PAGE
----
Document Type



Doctor of Philosophy



First Adviser

Moskowitz, Gordon B.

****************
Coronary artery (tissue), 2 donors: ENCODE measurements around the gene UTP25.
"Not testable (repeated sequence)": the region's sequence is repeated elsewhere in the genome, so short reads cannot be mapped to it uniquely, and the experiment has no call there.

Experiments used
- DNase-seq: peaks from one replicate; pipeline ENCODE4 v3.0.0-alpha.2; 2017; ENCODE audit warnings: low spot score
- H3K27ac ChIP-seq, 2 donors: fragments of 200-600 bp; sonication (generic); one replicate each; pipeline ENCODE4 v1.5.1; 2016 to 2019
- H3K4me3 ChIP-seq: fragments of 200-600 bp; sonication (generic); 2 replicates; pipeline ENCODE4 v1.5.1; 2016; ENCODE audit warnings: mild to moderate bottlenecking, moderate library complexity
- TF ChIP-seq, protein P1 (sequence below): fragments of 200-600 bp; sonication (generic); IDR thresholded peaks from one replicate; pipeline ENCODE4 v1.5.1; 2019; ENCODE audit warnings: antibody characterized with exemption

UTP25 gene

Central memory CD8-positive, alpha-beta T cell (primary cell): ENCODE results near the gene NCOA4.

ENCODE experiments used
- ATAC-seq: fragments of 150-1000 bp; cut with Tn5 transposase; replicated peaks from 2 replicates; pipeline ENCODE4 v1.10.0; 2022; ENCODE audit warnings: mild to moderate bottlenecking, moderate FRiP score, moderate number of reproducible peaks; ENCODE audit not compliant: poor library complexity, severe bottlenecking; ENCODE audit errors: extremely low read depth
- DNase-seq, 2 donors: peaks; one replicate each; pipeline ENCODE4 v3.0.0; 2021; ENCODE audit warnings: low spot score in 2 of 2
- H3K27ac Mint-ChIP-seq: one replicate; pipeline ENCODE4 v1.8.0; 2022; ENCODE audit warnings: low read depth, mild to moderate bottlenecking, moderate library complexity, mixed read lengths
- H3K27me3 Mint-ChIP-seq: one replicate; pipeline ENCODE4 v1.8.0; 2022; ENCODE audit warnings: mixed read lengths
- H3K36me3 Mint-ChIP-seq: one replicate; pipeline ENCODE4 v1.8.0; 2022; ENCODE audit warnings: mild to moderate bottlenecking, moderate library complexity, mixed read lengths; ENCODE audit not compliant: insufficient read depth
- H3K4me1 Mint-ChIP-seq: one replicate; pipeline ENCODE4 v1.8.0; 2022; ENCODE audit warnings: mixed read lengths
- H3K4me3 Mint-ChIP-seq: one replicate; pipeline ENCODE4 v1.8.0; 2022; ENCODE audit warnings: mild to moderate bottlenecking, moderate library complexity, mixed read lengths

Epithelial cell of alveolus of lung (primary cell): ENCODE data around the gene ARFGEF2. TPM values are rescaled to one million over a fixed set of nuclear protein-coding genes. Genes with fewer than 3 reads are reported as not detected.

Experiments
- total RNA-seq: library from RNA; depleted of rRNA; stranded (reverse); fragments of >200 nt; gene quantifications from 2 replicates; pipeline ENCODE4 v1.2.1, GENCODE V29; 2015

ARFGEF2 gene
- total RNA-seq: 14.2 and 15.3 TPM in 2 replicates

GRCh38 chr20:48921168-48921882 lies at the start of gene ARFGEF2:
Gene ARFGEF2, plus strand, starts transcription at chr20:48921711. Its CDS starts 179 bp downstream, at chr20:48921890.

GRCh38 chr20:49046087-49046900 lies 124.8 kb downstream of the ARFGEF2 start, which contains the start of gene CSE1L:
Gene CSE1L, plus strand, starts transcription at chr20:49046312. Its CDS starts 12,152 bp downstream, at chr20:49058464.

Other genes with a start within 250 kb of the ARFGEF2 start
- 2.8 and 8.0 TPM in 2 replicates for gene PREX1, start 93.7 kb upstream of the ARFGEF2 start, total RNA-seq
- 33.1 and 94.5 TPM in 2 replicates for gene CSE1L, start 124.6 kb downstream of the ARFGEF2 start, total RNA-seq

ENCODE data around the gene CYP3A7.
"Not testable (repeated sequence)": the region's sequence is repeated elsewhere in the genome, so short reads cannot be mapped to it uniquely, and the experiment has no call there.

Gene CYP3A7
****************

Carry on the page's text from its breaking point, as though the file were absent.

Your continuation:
Previous research showed that people infer traits from others’ behaviors without any intention or awareness being necessary (Uleman et al., 2012). Nevertheless, this phenomenon has only been measured through limited behavioral information about others received at a single point in time. The persistence of or change in spontaneously formed trait inferences (STIs) over time and in the presence of new trait-inconsistent information has not been investigated previously. The present work aimed to examine this question by presenting a theoretical model of STI formation and updating and testing this model through five experiments.Drawing on past research on implicit evaluations and explicit trait attributions, we hypothesized that STIs should be robust and resistant to change over time and in the presence of new trait-inconsistent information. This would be due to perceivers forming and storing new STIs (including the ones that are semantically inconsistent with the initial STIs) independently from the initial STIs in memory. Consistent with this hypothesis, we showed that STIs were not affected by trait-inconsistent information subsequently learned about the same target actor (Experiment 1a and 1b), and were persistent over 48 hours after initial formation. STIs were also formed from the subsequently learned behavioral information (even trait-inconsistent information), yet, stored independently from the initial STIs as hypothesized. Participants held multiple implicit inferences about the same actor, even when the traits were inconsistent.Next, the present study investigated memory reconsolidation as a possible mechanism for updating spontaneous impressions. Existing work on memory reconsolidation established that memories become flexible when they are reactivated, even after they are consolidated over time. Similarly, we hypothesized that having initial associations about persons reactivated when learning about new information about those persons should facilitate memory restructuring, and thus impression updating. The updating of implicit impressions was expected to manifest itself in two ways; first, participants would decrease the strength of STIs they formed from the initial behaviors, and second, they would increase the strength of SGI (context-dependent, spontaneous goal inferences) formed from these initial behaviors. The results for STI updating were mixed. When participants learned about the initial behaviors via three cycles of exposure (and thus strongly encoded in participants’ memory), they did not update their STIs formed from these initial behaviors in light of new trait-inconsistent information presented after memory reactivation (Experiment 2). The expected pattern of updating (the disappearance of the STI effect in a false recognition task within this particular learning condition) was observed in Experiment 4, when participants learned about the positive behaviors of actors initially (by being exposed to each behavior once), and were asked to make quick judgments about the actors who performed those behaviors. Also, consistent with our predictions about updating of SGIs, in Experiment 3, participants’ pattern of SGIs (especially of those with a better memory of actors’ behaviors) were stronger after having learned about trait-inconsistent new information upon memory reactivation. In addition, those with stronger SGIs tended to form weaker STIs about the same actors in Experiment 3, suggesting that SGI might have been construed as an alternative to STI. All experiments that measured behavior memory showed a primacy effect; old (initial) behaviors were recalled better than new behaviors of the actors. Among the new behaviors, those that were consistent with the old behaviors in terms of implied trait were remembered better than those that implied inconsistent traits or did not imply any trait information. The implications of the findings on the stickiness of first impressions and primacy effect in behavior memory are discussed.

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